Impact of Public Works in Ethiopia Inspired New Face of Civil Engineering Eset Alemu

January 10, 2014

This is the first profile in a series to introduce ASCE’s New Faces of Civil Engineering 2014. Designers of the next bridge, skyscraper, or wastewater treatment plant, they are the leaders of tomorrow. Today, read about Eset Alemu.

Eset_Alemu_YMFWhen Eset Alemu, P.E., M.ASCE, reflects back on what inspired her to become a civil engineer, she recalls growing up in Ethiopia and being struck by the important role civil engineers played in advancing her country’s development in transportation, energy, and infrastructure.

“In Ethiopia I got to see how people were heavily impacted by infrastructure projects that were being implemented by the government, the community, or the NGOs [nongovernmental organizations],” recalls Alemu. “That had a huge effect on me and helped shaped my thoughts on what I wanted to do when I graduated from school.

“I remember considering civil engineering as a career path when I visited a hydropower station during a high school field trip. I was impressed and inspired by how the river was harnessed to create a significant impact in the life of the city, its people, and its industries.

Alemu notes that Ethiopia is rich in natural resources but that its potential has not been developed to the point that people are making full use of it. “That is one of the reasons I decided to become a civil engineer and go into water resources management,” she says.

As a hydraulic engineer working in water resources planning, water infrastructure modeling, and hydraulic and hydrological analysis at the Bellevue, Washington, office of WEST Consultants Inc., Alemu brings her passion for using engineering as a tool for solving water-related problems. Three years ago she, along with her colleagues at West Consultants, worked on the construction of a real-time operations system for Apalachicola-Chattahoochee-Flint Basin (ACF Basin) for the U.S. Army Corps of Engineers. The ACF River Basin is the watershed the Apalachicola, Chattahoochee, and Flint Rivers, which flow through Georgia, Florida, and Alabama, and in the ACF project Alemu worked on building an integrated system that helps manage that whole drainage basin better.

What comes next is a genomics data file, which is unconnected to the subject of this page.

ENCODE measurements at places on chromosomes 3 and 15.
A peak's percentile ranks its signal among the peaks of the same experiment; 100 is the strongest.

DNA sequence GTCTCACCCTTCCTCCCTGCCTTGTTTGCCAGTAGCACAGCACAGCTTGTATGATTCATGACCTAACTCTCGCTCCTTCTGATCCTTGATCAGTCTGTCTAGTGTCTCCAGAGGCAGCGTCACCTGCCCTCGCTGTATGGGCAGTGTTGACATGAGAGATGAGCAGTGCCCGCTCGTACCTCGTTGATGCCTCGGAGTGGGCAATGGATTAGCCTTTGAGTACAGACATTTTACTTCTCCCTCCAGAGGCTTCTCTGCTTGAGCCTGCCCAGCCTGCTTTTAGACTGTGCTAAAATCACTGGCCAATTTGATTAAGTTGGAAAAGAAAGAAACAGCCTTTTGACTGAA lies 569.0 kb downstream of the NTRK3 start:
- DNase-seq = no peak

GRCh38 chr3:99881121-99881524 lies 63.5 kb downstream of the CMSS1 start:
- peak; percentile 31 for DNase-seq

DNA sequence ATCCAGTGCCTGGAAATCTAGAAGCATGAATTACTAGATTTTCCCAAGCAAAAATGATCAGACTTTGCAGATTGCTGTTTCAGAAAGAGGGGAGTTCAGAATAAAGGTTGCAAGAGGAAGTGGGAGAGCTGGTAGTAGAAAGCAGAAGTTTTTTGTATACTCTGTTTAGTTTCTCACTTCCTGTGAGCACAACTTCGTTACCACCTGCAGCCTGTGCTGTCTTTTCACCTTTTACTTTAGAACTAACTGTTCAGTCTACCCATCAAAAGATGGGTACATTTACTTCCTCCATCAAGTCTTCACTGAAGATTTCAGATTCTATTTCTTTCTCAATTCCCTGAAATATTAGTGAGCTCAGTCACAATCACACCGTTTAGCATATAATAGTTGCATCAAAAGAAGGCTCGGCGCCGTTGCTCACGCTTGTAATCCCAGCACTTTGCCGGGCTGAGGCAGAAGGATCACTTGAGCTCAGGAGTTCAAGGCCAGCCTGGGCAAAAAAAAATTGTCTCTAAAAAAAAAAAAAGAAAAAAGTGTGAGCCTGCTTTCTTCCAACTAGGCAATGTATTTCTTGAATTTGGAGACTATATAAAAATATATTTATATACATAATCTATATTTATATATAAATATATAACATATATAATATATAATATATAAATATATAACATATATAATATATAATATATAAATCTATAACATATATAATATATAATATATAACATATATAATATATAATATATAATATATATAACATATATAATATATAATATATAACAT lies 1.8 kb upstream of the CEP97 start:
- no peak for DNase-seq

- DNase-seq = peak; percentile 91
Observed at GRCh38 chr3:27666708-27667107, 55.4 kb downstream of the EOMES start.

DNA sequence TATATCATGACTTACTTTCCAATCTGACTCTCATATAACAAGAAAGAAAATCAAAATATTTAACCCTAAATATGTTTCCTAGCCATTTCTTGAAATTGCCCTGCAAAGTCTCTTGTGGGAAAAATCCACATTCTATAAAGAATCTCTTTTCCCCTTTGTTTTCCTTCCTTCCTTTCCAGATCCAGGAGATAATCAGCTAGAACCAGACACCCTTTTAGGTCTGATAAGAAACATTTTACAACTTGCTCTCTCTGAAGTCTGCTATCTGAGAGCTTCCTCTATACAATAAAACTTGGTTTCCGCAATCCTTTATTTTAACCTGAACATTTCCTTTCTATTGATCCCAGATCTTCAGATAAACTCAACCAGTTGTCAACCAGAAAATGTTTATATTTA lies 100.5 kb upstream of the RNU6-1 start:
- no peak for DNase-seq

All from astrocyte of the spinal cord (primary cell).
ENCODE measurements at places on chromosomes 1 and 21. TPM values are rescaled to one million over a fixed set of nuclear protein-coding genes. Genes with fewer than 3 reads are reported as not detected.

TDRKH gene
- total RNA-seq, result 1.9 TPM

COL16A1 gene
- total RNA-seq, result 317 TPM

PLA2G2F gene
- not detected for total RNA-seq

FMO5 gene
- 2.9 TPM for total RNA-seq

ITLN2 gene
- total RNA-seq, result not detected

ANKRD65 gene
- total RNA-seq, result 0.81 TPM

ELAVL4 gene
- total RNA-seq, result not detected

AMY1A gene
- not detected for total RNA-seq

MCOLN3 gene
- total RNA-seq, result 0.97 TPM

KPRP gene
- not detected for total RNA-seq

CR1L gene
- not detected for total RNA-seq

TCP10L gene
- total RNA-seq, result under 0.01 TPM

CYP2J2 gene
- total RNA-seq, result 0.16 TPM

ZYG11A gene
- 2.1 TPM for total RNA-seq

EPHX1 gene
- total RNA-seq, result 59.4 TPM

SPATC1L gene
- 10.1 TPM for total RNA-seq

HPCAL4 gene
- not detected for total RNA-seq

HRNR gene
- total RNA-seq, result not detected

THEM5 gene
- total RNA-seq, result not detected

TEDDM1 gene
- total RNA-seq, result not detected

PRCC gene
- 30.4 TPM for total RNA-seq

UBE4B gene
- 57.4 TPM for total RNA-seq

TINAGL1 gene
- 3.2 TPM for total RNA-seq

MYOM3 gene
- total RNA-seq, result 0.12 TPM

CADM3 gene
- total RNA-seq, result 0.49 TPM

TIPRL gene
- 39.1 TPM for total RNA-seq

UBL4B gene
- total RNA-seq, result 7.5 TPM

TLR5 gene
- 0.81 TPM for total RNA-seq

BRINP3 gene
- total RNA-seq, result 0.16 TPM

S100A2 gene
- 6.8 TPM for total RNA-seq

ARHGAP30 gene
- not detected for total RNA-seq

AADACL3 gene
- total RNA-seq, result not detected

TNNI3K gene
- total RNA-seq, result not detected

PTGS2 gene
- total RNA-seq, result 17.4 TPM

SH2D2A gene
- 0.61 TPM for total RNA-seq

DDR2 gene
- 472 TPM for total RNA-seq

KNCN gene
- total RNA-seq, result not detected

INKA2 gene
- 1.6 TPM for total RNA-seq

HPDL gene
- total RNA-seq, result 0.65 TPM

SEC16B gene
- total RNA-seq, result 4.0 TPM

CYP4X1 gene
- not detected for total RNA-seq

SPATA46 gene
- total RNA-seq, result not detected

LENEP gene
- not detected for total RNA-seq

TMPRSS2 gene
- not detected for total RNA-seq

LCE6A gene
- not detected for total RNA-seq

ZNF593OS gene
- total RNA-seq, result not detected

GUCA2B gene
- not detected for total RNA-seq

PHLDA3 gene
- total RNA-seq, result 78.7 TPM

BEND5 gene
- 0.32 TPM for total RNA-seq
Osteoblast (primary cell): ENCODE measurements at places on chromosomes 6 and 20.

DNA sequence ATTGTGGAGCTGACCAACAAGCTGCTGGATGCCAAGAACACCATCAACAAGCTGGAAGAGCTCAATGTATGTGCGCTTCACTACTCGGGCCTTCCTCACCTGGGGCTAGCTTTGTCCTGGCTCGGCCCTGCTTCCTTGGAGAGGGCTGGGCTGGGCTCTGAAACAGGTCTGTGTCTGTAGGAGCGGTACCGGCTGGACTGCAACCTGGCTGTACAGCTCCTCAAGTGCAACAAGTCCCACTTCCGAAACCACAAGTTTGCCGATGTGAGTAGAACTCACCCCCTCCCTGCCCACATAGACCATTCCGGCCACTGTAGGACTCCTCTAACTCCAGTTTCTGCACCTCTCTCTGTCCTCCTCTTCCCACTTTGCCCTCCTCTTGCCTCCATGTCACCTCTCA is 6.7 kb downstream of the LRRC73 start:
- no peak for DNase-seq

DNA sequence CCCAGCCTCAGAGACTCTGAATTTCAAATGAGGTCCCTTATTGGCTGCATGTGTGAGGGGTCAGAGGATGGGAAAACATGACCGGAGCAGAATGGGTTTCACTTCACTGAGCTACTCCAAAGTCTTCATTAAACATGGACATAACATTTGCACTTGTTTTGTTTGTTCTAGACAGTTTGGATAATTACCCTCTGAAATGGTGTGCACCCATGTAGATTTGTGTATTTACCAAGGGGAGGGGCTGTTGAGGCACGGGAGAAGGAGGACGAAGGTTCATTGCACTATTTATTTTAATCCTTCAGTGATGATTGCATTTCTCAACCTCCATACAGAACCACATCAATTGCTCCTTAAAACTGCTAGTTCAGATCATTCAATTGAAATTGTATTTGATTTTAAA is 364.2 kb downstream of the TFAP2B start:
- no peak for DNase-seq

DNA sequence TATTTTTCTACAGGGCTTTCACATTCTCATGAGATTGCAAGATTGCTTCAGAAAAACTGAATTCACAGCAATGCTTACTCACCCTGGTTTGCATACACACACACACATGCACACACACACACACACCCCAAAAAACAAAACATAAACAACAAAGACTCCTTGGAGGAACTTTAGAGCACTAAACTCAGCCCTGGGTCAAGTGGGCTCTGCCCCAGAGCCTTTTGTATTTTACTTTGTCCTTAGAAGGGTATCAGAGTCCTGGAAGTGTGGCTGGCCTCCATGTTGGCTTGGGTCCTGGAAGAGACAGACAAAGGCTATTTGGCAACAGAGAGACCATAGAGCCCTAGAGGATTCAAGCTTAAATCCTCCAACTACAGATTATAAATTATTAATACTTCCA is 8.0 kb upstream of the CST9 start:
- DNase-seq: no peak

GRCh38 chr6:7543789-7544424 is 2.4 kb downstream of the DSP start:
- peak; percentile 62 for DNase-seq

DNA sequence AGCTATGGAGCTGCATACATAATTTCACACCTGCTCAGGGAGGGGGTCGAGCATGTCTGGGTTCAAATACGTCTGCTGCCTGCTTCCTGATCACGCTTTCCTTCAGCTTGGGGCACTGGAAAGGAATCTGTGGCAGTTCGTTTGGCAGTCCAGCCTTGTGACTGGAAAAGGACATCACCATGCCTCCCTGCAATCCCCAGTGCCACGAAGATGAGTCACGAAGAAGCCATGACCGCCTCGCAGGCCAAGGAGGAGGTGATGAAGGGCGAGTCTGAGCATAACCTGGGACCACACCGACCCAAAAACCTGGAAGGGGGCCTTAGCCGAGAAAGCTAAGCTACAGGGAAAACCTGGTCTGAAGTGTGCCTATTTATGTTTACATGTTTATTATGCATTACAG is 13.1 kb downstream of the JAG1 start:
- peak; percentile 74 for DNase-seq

“That was my first project when I joined WEST Consultants, so it was sort of trial by fire,” says Alemu, who earned her bachelor’s degree in civil engineering from Addis Ababa University and her master’s in civil and environmental engineering from the University of Washington. “The project took two years to complete, and getting into the details, seeing it built from the ground up, delivering it to the client, giving them training on using the system, and then actually seeing it in use was very rewarding.”

Actively involved as a mentor and volunteer in her community, Alemu has been an engaged member of the ASCE Seattle Section, where she gives her time to several of their engineering and science education mentoring outreach events for high-school and college students. With the Engineers Without Borders-USA (EWB-USA) Puget Sound Professionals Chapter since 2008, she has mentored students at Seattle University and also coordinated its EWB-USA Student Chapter and Addis Ababa University faculty in Ethiopia to design an orphanage near Addis Ababa.

Serving as an EWB-USA project lead, Alemu is helping to build a wastewater treatment facility for a coffee processing plant in the community of Tierra Nueva, in Matagalpa, Nicaragua. Last January she traveled to Matagalpa with a team of volunteers and engineering students from the University of Central America to assess the feasibility of the project and collect data to support design of a wastewater processing system for a coffee processing plant.

“I am very humbled and honored to be a New Face of Civil Engineering,” Alemu says. “I think this recognition highlights what I am trying to tell the students whom I am mentoring: that civil engineering is a great profession and will have a great impact on society as a whole.”

 Next in the series, read about Kimberly Gee

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